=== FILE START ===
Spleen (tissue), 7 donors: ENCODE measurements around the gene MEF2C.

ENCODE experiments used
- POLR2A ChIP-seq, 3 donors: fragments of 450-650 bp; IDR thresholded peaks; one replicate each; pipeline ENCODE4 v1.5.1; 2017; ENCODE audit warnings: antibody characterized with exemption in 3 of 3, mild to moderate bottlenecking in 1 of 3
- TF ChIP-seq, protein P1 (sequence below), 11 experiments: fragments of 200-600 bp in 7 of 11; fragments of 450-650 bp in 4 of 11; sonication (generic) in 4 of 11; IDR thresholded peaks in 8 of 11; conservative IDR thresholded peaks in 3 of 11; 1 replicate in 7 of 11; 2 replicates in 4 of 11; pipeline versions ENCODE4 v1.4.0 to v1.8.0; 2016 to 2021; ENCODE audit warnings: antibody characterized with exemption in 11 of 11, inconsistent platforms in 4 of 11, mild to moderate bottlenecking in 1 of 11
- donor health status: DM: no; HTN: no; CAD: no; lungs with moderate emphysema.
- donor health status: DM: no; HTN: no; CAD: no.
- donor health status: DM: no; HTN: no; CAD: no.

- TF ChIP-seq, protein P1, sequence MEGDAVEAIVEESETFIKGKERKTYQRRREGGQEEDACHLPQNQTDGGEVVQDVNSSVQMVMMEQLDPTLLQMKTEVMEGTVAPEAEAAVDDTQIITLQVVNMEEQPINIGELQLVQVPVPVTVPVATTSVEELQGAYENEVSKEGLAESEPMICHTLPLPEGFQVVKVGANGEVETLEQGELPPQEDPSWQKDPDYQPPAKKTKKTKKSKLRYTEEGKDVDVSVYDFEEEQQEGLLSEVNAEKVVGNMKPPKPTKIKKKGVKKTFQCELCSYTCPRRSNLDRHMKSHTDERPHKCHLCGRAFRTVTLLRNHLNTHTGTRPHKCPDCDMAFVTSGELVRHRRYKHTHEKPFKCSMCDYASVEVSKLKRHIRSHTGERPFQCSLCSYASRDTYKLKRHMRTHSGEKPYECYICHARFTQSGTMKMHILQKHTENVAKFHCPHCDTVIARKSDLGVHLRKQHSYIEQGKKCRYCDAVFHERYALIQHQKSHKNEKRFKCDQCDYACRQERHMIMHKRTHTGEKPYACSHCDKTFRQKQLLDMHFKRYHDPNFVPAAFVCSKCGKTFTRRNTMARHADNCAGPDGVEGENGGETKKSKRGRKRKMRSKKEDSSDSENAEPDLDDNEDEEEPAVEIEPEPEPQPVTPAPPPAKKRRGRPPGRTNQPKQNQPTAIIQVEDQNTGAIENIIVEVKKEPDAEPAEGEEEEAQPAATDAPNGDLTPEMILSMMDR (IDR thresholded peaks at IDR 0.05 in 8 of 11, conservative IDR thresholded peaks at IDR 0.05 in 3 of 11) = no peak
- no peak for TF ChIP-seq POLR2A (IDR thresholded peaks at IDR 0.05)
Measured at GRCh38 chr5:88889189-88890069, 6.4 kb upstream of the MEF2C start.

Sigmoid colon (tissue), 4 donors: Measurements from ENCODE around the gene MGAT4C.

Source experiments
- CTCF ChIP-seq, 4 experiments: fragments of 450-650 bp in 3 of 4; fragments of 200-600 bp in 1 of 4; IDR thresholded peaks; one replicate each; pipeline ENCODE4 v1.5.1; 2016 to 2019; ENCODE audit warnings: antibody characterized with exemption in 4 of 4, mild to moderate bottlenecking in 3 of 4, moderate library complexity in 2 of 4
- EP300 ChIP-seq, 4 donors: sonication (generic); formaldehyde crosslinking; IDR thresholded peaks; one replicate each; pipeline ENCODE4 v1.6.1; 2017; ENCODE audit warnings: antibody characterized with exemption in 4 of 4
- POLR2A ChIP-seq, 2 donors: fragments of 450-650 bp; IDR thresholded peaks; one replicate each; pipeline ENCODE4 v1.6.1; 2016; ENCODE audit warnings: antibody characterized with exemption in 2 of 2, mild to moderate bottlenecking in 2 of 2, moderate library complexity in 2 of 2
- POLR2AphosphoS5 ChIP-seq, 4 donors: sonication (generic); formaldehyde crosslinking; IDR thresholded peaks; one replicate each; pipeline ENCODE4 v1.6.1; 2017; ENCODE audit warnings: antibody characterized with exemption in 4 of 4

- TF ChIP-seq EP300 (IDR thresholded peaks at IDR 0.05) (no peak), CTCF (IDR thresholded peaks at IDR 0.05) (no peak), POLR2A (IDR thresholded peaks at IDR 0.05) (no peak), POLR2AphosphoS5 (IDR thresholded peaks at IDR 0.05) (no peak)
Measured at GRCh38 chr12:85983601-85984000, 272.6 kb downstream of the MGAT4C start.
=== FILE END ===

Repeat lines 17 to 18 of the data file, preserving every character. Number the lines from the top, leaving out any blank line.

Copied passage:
- TF ChIP-seq EP300 (IDR thresholded peaks at IDR 0.05) (no peak), CTCF (IDR thresholded peaks at IDR 0.05) (no peak), POLR2A (IDR thresholded peaks at IDR 0.05) (no peak), POLR2AphosphoS5 (IDR thresholded peaks at IDR 0.05) (no peak)
Measured at GRCh38 chr12:85983601-85984000, 272.6 kb downstream of the MGAT4C start.